At the start of the last ice age, 2.6 million years ago, a sheet of frozen water formed atop North America that kept expanding and thickening until it reached a maximum depth of roughly two miles.
At its southern edge, the vast body deposited tons of rocky debris — from sand and pebbles to boulders the size of school buses. Then, some 18,000 years ago, the planet began to warm and the gargantuan sheet of ice began to melt and retreat.
Today, the southernmost edge of that frozen expanse is marked by a line of rubble that extends across the northern United States for thousands of miles. The largest deposits form what geologists call a terminal moraine.
The intermittent ridge runs from Puget Sound to the Missouri River to Montauk Point on Long Island, forming the prominence that supports its old lighthouse. The ancient sheet of ice also left its mark on a very modern phenomenon: New York City.
The ice over Manhattan would have buried even the tallest skyscraper and was so heavy that it depressed the underlying bedrock. As it melted, giant boulders embedded deep within its flanks landed throughout what became the city. Many are still visible in Central Park, unlikely obelisks scored by time.
But the island was the last hurrah, and the mammoth sheet of ice ended immediately to the south, in Brooklyn, Queens and Staten Island. The terminal moraine, the mounds of rubble left behind, form much of their high ground.
While the line of glacial debris across the northern United States is often poorly delineated, the hilly ridge around New York City tends to be quite prominent. Its maximum height is roughly 200 feet, about that of a tall apartment building.
The rubble slowed the development of the other boroughs for centuries. Early developers sought flat land for homes and buildings and typically ignored the glacial ridges, especially their heights. Land there was too inaccessible, stony and yielding for easy construction.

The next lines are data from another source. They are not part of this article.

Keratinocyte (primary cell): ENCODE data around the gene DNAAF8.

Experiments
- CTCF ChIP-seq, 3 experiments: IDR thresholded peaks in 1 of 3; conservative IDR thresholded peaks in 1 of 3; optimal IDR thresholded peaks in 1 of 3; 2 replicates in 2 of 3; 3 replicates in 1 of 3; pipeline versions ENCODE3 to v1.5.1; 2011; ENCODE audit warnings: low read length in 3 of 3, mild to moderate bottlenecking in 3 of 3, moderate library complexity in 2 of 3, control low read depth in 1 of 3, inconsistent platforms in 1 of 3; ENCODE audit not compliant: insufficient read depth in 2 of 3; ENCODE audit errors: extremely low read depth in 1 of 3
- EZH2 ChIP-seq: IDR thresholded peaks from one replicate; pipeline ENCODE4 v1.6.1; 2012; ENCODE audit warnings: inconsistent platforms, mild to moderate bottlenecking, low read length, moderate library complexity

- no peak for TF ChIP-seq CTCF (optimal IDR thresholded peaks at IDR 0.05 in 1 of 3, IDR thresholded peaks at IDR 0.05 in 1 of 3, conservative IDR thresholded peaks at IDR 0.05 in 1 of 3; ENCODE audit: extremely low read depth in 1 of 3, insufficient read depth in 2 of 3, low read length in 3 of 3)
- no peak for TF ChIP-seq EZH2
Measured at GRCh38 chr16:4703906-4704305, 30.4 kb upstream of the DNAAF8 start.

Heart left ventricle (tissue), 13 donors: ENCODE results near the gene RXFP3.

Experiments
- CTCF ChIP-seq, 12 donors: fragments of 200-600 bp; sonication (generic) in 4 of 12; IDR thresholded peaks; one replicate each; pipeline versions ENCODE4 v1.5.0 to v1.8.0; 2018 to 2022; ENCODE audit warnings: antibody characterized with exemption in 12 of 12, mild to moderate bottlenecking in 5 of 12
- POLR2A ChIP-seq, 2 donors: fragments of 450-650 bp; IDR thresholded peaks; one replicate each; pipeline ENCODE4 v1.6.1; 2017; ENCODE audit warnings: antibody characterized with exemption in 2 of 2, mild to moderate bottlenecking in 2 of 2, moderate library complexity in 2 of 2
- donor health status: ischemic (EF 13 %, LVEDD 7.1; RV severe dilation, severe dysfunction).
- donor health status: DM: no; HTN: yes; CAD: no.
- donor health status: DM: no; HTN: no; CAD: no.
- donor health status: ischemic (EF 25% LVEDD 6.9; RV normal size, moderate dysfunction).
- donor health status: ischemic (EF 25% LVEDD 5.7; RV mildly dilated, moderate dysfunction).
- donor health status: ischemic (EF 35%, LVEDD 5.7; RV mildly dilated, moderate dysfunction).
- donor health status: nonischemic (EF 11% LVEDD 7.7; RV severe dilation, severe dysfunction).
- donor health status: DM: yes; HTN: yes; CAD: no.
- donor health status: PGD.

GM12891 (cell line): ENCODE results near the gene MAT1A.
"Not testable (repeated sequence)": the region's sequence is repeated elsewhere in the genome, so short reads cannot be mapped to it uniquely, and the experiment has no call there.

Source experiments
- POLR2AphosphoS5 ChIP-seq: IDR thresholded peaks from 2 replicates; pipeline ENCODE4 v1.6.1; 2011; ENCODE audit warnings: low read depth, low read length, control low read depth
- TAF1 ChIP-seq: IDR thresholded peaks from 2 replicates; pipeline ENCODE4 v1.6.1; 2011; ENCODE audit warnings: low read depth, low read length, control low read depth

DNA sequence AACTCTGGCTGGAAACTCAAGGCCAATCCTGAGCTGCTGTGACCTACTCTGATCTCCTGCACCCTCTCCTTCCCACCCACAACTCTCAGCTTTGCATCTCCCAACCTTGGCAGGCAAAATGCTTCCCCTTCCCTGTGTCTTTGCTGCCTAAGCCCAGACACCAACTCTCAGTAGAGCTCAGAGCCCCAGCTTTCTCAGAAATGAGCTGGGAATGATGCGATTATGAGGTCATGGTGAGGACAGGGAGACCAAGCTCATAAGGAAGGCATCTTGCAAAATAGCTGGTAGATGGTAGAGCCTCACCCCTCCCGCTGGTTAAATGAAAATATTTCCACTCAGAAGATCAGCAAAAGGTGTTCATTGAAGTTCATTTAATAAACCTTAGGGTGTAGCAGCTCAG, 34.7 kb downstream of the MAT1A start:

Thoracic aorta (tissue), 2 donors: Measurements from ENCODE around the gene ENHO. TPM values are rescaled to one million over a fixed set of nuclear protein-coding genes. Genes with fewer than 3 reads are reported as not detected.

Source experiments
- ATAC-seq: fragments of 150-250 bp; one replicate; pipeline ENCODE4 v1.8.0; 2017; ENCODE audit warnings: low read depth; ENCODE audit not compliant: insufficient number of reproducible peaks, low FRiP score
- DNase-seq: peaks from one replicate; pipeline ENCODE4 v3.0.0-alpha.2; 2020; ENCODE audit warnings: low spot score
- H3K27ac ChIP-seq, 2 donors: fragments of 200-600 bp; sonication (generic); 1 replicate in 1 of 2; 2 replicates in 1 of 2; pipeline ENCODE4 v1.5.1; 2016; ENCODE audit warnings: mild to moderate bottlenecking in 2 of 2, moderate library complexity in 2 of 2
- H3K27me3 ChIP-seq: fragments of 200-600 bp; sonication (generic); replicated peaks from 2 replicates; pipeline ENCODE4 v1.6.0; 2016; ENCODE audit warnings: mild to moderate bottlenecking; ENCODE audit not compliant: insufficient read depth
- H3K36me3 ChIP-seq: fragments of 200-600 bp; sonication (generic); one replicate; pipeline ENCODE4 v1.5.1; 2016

Eventually, the neglected parcels became strings of parks, cemeteries, golf courses and, in time, some of the region’s most attractive neighborhoods, often heavily landscaped and densely wooded.
Today the ridgeline and its adjoining slopes hold Forest Park and Highland Park in Queens, as well as Prospect Park in Brooklyn. The nearby grounds of Green-Wood Cemetery include Battle Hill, a part of the glacial rise that represents the borough’s highest point.
Many city neighborhoods take their names from the ridge’s elevations, as well as its leafy embellishments: Glen Oaks, Hollis Hills, Jamaica Hills, Briarwood, Forest Hills, Ridgewood, Cypress Hills, Crown Heights, Prospect Heights, Boerum Hill, Cobble Hill, Park Slope, Greenwood, Bay Ridge, Lighthouse Hill and Arden Heights.
Why should remnants of the last ice age be so prominent in New York City, of all places?
It started long ago as the continental ice sheet developed one of its thickest regions over what is now eastern Canada. Vast fields of ice are incredibly weighty. Gravity pushes down hard. Any tilt or slant of the underlying terrain sends the ice moving slowly downslope.
For ages, the Canadian ice kept flowing into a long valley to the south that ran from the Lake Champlain area down through the Hudson River gorge. It was a reliable conduit. The river of ice and rock kept moving relentlessly southward until it hit a region warm enough to halt its slow advance.
During ice ages, glaciers advance and retreat in cycles. Paths differ. But overall, the southern end of the conduit saw massive buildups of boulders and rubble.
In recent times, the resulting moraine got much scrutiny from scientists because of its proximity to one of the nation’s first big cities. Just as early maps of the United States often focused on New York, so did geologic inquiries — starting nearly two centuries ago.
Despite the ridge’s prominence and early allure for scientists, it turned out to be no rival for skyscrapers and urban distractions. The moraine that shaped the city was all but forgotten.